5. Working with a partner, spend some time discussing the appropriateness of each of
these settings for users on a typical medium-security network connected to the
Internet. A print out of some settings is available, and might be helpful to you, but
if a setting is not currently defined, it will not be displayed at all.
6. Make a note of the agreed settings you would wish to impose on users as a local
policy. Be prepared to defend such changes in a discussion… Now change the
settings on one of the templates, and resave it with a different name. You can save
your template file to a USB stick if you wish. Notice that local policy is saved with
settings in the same two sections: user configuration & computer configuration.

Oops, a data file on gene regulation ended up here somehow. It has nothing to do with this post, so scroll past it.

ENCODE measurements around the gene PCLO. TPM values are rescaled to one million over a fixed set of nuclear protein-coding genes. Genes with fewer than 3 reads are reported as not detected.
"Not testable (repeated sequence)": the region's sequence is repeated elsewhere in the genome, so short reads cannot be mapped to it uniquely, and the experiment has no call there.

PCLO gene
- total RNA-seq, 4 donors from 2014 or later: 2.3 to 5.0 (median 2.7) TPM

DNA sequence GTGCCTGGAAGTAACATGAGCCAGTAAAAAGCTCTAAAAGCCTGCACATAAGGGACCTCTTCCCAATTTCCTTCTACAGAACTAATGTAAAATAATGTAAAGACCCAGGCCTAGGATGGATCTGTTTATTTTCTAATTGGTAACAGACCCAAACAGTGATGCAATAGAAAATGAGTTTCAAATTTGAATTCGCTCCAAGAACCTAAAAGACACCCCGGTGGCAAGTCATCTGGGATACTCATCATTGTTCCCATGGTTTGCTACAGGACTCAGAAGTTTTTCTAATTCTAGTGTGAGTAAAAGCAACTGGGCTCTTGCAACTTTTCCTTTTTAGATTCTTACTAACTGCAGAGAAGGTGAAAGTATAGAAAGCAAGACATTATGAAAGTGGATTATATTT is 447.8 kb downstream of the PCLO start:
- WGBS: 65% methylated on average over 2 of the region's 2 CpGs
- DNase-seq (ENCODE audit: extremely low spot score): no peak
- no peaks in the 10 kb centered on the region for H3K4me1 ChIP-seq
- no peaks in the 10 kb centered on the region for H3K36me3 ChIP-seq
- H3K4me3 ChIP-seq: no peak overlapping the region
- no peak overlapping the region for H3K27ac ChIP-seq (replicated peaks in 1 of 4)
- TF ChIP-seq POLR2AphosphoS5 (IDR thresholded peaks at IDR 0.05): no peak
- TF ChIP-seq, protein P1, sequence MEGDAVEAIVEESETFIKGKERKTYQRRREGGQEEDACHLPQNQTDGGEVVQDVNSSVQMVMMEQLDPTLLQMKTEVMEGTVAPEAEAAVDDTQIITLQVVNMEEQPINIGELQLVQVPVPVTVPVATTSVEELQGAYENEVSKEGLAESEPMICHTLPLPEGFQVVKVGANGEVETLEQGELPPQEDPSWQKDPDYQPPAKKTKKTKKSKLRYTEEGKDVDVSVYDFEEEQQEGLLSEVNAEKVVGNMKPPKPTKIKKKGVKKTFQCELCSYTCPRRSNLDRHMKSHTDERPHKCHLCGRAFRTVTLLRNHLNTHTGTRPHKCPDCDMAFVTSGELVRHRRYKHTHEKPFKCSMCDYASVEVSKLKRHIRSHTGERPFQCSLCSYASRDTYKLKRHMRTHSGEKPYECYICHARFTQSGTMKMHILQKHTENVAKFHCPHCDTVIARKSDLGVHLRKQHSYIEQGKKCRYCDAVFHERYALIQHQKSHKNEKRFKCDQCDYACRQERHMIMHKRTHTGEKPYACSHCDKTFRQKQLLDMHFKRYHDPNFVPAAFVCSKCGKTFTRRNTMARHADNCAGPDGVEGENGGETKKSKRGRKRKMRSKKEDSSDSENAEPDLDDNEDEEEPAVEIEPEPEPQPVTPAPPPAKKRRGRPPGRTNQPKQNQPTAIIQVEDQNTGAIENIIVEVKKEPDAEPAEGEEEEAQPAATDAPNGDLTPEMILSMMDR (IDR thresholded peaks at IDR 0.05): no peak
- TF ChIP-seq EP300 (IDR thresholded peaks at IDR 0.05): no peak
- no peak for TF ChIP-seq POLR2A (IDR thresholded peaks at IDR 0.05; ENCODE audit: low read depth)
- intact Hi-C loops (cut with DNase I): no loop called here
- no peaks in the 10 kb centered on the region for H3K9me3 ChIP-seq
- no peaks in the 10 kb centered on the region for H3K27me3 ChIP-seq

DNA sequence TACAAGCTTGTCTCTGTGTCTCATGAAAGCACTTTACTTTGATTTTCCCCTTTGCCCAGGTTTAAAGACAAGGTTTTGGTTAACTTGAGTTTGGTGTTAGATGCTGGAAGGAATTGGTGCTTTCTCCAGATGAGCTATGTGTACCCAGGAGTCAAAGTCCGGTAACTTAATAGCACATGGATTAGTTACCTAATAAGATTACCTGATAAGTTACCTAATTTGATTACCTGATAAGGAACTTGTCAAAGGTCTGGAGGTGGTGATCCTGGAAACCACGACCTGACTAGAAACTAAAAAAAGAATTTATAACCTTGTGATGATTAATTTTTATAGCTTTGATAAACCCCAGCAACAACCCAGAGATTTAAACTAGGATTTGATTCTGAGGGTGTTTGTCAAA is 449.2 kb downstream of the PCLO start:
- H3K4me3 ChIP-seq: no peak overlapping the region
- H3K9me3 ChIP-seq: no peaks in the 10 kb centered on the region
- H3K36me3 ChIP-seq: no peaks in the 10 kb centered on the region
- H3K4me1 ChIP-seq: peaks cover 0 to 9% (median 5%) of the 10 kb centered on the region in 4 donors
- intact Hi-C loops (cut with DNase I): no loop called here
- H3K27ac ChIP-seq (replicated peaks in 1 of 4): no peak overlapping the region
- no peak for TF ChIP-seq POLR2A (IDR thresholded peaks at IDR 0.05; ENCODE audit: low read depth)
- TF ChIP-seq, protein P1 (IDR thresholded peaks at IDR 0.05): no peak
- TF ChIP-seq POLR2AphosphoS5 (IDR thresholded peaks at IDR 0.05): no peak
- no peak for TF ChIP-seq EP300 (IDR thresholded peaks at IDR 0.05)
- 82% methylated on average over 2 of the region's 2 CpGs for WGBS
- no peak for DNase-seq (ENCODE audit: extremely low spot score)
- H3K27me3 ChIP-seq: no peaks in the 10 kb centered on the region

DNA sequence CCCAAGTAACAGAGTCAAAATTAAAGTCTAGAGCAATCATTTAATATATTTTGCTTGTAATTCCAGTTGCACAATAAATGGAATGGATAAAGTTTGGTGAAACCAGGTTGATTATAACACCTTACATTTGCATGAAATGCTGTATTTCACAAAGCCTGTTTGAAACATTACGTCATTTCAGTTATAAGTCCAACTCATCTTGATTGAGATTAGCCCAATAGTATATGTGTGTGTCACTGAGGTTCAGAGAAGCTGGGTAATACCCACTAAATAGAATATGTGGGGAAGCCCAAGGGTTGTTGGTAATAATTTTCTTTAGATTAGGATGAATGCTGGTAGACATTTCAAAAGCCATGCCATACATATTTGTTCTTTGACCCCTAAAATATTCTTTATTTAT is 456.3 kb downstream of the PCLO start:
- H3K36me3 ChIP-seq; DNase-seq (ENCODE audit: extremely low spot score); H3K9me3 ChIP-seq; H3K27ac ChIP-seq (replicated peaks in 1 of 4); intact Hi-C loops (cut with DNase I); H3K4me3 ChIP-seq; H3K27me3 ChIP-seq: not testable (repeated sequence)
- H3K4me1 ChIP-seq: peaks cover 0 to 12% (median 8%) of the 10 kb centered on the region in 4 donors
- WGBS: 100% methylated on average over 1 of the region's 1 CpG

7. Finally… [if someone without a domain lets you…] you may be able to use the
modified template file try out security settings applied locally to another computer.
Exercise 5(c) Applying security policies to domains
(For controlling security on a real network, this is the really important part… )
Principles as for local policies, but more to manage.
Implementation of group policies may be outside the time constraints of this session (you
can always come back another time…)
One way to investigate group policies is from Active Directory…
1. Open the Active Directory Management Console (Active Directory Users and
2. Locate the container in which your user objects reside (usually an Organizational
3. Right-click the container in the left panel tree view and click Properties.
Click the Group Policy tab, and then click Edit to edit the Default Domain Policy.
Note the user/computer config divisions, as with local policy.
In the Group Policy window, expand Computer Configuration, navigate to Windows